Carver Vs. One United

In the battle for market share and customers, the nation's two largest black banks seek to grow through acquisition. Which one will ultimately win the fight to be No. 1?

Deborah Wright has been kicking butt and taking numbers — the latest is No. 1. That’s the place New York-based Carver Federal Savings Bank currently holds, having earned the top spot on the 2004 BE BANKS list with $529.57 million in assets. CEO Wright has her sights set on making Carver a billion-dollar monolith. Its most recent attempt was the failed takeover bid of Washington, D.C.-based Independence Federal Savings Bank (No. 11 on the 2004 BE BANKS list with $217.06 million in assets), which was expected to increase Carver’s assets to $750 million.

In the process of reaching that goal, Carver dethroned Boston-based OneUnited Bank, last year’s numero uno and the 2003 BE Financial Company of the Year. OneUnited’s assets of $438.56 million made it No. 2 on the 2004 ranking.

CEO Kevin Cohee claims Carver isn’t eligible to be champ because it’s a publicly traded company. However, the majority of Carver’s shares are reportedly held by African Americans, and the Office of Thrift Supervision as well as the National Bankers Association, the trade association for minority- and women-owned banks, both classify Carver as an African American institution.

Cohee worked hard to grab the lead position from Wright a year ago. He earned first place primarily by increasing OneUnited’s assets through the acquisition of community banks over the past five years. In fact, over that time period, he made hostile takeover attempts at Carver as part of his “by any means necessary” approach to growth. Can OneUnited overtake Carver again?

It has been one of the longest-running feuds in black banking. For years, Carver and OneUnited have been delivering and parrying blows in their quest for No. 1 status. And the relationship between these two bank CEOs has kept industry watchers on the edges of their seats. Whether Wright and Cohee realize it, admit it, or even care, their competition consistently raises the bar for other African American bankers. “Mr. Cohee has been referred to as a bulldog by some media, but I respect him for his focused vision,” says James Young, president and CEO of Citizens Trust Bank (No. 3 on the BE BANKS list with $359.73 million in assets). “What he and Deborah Wright are offering to the business is a new paradigm. It’s like waking a sleeping giant.”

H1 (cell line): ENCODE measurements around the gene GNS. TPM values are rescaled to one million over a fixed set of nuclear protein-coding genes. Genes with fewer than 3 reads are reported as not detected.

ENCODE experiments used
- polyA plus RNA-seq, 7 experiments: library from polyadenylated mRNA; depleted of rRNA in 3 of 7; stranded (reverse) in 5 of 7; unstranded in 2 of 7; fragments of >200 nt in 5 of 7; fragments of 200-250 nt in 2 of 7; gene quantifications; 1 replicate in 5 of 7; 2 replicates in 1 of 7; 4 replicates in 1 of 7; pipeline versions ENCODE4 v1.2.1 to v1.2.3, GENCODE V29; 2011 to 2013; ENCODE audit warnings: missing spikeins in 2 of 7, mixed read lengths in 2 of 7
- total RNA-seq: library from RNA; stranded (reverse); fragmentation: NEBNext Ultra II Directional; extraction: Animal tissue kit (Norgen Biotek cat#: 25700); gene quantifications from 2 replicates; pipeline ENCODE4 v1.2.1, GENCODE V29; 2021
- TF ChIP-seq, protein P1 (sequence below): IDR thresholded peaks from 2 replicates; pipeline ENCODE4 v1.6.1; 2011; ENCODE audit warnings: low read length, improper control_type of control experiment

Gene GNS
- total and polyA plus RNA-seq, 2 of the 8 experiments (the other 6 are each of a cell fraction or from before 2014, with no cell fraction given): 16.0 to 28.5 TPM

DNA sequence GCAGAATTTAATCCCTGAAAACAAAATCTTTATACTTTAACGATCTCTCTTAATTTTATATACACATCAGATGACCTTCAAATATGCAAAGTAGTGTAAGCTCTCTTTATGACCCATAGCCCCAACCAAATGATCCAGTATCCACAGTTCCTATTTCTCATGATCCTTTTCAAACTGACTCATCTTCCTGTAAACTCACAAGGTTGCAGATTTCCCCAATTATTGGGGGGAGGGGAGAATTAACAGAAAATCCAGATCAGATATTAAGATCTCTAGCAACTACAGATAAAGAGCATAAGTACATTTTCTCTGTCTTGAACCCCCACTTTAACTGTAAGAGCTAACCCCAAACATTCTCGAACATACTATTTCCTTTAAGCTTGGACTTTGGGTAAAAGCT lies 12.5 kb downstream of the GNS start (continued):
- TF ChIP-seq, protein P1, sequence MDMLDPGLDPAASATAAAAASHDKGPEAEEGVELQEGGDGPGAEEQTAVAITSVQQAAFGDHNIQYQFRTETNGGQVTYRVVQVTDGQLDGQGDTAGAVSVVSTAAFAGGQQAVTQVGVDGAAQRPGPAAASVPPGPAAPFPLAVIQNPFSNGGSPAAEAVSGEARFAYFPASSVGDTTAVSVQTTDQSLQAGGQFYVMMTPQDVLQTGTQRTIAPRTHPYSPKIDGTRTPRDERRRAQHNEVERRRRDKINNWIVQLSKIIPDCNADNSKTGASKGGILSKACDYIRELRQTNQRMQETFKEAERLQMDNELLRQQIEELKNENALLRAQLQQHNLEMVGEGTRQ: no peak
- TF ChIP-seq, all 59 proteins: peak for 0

Young, who is also the chairman-elect of the National Bankers Association, says the actions of the two banks represent a shift in the way small banks are forced to capture market share. In order to compete with mainstream banks, these institutions must build assets, deposits, and loan portfolios through mergers and acquisitions. Cohee’s strong-arm tactics, however, have been foreign to the black banking industry, which has been operating under a live-and-let-live philosophy. Competitors rarely worried about hostile takeover threats.

THE ROOTS OF RIVALRY
Carver and OneUnited have been locking horns for more than half a decade. This rivalry was sparked in 1999 when OneUnited — then named Boston Bank of Commerce (BBOC) — was a scrappy institution with $137.82 million in assets and Cohee at the helm with

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